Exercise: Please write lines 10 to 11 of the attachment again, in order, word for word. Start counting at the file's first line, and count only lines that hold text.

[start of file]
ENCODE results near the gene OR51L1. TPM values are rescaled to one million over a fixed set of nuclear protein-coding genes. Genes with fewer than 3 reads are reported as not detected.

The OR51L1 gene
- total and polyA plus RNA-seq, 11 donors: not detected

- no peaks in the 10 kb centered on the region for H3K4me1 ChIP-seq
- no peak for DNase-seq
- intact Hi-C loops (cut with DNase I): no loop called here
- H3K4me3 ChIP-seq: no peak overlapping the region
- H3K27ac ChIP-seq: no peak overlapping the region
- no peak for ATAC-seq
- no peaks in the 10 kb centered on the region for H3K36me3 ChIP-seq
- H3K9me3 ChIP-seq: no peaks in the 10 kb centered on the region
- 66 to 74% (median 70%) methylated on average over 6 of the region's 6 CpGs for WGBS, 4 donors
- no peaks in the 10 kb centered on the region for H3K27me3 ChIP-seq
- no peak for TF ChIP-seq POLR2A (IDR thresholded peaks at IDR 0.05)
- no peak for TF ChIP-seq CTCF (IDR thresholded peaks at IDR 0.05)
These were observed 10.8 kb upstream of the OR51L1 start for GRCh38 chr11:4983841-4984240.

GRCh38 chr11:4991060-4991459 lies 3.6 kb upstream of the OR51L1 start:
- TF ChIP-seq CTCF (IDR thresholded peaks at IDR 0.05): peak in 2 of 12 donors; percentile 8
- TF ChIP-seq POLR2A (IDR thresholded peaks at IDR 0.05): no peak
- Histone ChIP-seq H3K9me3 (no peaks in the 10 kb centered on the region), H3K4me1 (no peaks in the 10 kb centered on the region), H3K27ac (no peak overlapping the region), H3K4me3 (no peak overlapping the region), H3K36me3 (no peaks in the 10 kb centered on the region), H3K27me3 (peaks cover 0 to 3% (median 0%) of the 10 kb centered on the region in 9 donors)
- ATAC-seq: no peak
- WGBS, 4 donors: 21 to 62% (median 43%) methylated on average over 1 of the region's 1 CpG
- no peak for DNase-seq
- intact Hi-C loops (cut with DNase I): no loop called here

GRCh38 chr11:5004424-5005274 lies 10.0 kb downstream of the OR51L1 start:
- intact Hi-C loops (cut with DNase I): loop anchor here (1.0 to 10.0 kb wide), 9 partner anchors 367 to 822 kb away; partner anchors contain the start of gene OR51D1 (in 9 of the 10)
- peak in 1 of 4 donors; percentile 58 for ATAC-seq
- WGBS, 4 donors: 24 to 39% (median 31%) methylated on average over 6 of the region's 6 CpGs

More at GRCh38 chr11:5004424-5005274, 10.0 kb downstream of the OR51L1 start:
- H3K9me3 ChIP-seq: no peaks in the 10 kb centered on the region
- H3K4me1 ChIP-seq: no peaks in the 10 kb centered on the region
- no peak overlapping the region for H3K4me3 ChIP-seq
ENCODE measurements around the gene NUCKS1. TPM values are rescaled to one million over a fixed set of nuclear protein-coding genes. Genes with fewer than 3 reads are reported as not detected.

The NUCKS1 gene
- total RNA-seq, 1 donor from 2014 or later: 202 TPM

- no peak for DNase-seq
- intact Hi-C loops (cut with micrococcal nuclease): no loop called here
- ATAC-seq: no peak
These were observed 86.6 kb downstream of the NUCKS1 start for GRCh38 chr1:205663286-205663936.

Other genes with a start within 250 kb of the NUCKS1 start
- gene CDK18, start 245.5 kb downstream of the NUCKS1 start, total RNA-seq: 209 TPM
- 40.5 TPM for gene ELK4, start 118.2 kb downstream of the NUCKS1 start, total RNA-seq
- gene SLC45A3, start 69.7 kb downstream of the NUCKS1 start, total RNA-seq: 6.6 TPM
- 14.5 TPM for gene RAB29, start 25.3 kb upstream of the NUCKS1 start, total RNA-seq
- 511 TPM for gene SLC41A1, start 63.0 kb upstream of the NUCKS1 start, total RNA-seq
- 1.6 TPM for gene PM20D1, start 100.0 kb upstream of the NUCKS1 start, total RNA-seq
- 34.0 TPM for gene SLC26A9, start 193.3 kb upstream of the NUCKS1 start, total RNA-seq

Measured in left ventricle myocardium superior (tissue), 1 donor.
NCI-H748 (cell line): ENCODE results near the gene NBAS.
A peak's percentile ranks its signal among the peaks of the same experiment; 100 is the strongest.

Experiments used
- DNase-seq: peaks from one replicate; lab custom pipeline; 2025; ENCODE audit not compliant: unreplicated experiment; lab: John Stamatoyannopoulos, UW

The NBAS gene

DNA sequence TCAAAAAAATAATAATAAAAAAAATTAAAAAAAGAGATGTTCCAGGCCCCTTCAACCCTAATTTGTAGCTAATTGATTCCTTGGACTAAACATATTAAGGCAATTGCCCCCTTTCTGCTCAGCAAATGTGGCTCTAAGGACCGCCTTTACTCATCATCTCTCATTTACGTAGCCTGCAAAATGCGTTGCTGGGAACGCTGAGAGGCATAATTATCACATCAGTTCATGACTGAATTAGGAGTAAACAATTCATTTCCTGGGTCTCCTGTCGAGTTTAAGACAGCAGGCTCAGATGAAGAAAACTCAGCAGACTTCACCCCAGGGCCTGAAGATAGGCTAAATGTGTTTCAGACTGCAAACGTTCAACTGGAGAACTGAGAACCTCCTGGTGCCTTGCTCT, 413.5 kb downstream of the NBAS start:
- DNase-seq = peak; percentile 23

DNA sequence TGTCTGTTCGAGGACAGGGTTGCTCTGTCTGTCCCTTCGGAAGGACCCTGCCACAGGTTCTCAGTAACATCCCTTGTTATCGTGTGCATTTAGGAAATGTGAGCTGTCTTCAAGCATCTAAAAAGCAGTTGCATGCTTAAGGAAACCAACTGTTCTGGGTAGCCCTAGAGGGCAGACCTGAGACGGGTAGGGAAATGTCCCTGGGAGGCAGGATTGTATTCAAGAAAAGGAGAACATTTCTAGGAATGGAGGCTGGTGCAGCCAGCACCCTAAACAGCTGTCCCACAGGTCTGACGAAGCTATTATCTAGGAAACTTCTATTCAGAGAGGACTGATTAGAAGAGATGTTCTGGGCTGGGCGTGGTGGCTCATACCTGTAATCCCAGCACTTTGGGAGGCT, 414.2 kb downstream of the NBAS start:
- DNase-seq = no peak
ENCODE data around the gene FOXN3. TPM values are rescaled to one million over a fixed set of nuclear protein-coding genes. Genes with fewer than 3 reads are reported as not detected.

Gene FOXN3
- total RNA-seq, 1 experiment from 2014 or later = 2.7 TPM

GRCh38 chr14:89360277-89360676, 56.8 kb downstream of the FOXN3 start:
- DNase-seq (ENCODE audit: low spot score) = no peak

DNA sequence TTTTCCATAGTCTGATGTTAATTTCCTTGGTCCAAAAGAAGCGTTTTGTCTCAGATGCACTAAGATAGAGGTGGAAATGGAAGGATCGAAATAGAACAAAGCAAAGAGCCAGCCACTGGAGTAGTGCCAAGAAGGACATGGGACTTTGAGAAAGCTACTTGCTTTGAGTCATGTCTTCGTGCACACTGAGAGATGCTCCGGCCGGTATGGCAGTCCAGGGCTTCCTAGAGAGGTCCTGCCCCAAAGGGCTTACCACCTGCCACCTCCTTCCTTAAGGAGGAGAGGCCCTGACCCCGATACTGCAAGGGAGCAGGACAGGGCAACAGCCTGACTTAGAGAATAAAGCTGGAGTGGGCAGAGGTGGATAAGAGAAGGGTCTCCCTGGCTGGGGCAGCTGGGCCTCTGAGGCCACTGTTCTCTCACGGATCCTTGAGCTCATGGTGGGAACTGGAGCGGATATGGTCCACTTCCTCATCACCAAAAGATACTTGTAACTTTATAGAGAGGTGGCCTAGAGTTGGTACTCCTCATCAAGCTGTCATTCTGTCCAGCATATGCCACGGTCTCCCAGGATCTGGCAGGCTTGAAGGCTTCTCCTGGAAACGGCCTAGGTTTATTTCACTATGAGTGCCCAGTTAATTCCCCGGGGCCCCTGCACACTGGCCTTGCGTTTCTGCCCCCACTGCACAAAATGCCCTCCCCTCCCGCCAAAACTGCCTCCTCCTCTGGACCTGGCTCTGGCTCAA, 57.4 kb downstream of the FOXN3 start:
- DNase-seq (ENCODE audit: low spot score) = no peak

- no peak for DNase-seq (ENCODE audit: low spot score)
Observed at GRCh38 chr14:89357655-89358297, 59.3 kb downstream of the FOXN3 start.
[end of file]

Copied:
- no peaks in the 10 kb centered on the region for H3K36me3 ChIP-seq
- H3K9me3 ChIP-seq: no peaks in the 10 kb centered on the region